The spiritual is one of the universal dimensions of grief, along with the physiological, psychological and social dimensions. What we believe—or don’t believe—affects how we grieve.
I grew up seeing widows in the church, actively involved until very old age. I took for granted that the church would meet my spiritual and social needs when I was widowed; but as many other widows have found, that did not happen. Of all places, church was the place where everyone else seemed to be part of a family. Sunday was the loneliest day of my week. Instead of finding solace there, church was too often an emotional sinkhole. I described that pain here in a blog I wrote right after Easter 2016.
My faith is an essential part of me. You can’t really understand me if you don’t understand how my faith has shaped my life. Years ago I went to the funeral of a devout Presbyterian lady. The minister said, “She can’t be defined outside her Presbyterian-ness.” I can’t be defined outside my Baptist-ness. So why was the spiritual part of my grief hardest and longest in healing? in reclaiming joy?
Only now, eight-and-one-half years after Lev’s death, can I finally say that I feel at home in church again. Only recently have I been able to say consistently and honestly on Sunday mornings, “I was glad when they said unto me, let us go into the house of the Lord.”
As a widow, I find that I need three places to call home. Corpus Christi, Dallas and Nantucket meet different needs; and I am, for the first time in my life, a needy person. Now I am discovering that I need three church homes as well—my personal trinity I suppose.
Three Churches to Call Home
Oddly, I first reclaimed joy in worship at the First Congregational Church of Nantucket. The first Sunday I worshiped there, I left with the words of the old hymn on my lips, “My faith has found a resting place….” I found both peace and friendship there. By 2016 I had found my summer home, my summer church and my summer pastor. That gave me new hope for the remaining 10 months of the year.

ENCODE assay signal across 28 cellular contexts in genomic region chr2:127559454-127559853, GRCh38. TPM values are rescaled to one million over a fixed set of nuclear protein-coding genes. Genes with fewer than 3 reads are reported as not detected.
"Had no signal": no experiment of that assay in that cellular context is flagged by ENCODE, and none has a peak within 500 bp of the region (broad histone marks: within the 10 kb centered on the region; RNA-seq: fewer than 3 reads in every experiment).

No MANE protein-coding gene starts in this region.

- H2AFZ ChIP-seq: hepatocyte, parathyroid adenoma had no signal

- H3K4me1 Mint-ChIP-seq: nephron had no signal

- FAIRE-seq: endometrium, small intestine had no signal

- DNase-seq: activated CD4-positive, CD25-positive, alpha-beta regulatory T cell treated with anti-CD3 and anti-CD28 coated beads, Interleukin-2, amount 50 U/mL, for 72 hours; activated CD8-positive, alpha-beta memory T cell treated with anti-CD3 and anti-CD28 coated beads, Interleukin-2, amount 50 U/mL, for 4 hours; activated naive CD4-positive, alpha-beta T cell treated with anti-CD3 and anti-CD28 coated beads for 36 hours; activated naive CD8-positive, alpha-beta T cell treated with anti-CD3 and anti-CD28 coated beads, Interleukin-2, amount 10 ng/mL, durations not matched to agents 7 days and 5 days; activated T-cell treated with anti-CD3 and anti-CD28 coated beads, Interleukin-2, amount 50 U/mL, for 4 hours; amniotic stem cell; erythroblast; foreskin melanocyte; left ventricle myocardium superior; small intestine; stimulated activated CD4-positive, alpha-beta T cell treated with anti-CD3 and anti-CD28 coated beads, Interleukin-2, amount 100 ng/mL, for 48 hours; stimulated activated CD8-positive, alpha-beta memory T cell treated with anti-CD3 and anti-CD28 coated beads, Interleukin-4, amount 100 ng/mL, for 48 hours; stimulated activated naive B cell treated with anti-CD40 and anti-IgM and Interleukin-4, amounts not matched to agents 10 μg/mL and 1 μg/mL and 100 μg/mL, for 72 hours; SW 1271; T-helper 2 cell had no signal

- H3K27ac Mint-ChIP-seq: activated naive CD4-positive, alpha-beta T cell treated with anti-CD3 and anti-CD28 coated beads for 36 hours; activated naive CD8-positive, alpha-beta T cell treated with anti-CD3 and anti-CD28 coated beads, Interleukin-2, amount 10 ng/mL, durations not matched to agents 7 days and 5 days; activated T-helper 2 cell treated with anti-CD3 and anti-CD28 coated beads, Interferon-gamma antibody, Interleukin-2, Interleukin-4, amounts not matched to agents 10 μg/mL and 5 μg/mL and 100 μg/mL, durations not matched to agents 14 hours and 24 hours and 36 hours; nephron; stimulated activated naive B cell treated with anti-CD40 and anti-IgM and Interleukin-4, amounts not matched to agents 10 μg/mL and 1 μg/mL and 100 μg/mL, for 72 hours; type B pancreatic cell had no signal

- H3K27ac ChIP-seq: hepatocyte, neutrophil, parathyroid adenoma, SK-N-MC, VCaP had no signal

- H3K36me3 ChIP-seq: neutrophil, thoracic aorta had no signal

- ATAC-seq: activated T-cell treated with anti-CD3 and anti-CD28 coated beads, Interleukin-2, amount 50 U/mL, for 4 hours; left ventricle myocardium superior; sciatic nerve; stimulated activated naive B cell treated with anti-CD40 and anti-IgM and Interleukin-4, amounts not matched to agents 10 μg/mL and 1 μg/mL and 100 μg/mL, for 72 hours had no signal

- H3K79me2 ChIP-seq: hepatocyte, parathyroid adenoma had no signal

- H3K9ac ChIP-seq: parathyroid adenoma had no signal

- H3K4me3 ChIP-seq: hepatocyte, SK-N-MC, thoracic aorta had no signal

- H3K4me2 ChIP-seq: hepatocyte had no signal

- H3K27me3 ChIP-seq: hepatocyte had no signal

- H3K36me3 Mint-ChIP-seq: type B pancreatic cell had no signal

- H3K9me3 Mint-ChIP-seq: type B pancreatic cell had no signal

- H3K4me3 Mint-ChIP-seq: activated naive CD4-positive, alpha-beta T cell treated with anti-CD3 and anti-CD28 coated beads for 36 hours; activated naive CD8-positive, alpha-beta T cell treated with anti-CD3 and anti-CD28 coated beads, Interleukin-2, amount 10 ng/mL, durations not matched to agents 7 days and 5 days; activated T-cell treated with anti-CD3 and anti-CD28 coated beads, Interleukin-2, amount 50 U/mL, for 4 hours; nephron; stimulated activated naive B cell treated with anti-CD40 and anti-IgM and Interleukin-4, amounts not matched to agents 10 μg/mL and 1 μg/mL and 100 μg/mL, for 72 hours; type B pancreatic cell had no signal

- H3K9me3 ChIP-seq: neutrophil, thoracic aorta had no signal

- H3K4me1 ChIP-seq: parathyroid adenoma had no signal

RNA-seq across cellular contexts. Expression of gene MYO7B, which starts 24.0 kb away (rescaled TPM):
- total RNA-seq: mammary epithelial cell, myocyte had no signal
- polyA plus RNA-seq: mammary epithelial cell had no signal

Last fall I formally moved back to our family’s church home in Corpus Christi, and that remains the most complicated part of my spiritual healing and recovery, because I am not the same person I was as half a couple. The old connections no longer work, and I’m still searching for new connections. This fall the pieces are finally coming together, through Hurricane Harvey and my church’s and my pastor’s response. Indeed, God works in mysterious ways.
And finally, I have found a spiritual resting place at Wilshire Baptist Church—another surprise. I had expected to find a Dallas spiritual home in a church filled with Baylor alumni whom I knew. That didn’t happen. Big churches, like big cities, are hard. I quit trying.
But this fall I decided to attend Wilshire Baptist Church. I know almost no one there, and I had to rely on GPS to find my way. But it satisfies my needs. I feel a connectedness to my childhood faith in the traditional worship service in a sanctuary much like the church I grew up in in Texarkana. I connect to the commitment of the church and the leadership of the senior minister to be “Open to all. Closed to none.”
Sunday morning the opening hymn at Wilshire was “My Faith Has Found a Resting Place,” and we closed with a hymn sung to the tune of Beethoven’s “Ode to Joy.” In between, Dr. George Mason preached an extraordinary sermon on Martin Luther’s legacy, “A Conscientious Faith.” I knew when I left that at last, God has restored the joy of my salvation. I have found three churches to call home.
What has been your experience in dealing with the spiritual dimension of grief?
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Ella’s memoir, RECLAIMING JOY, is scheduled for publication in 2018 by the Baylor University Press.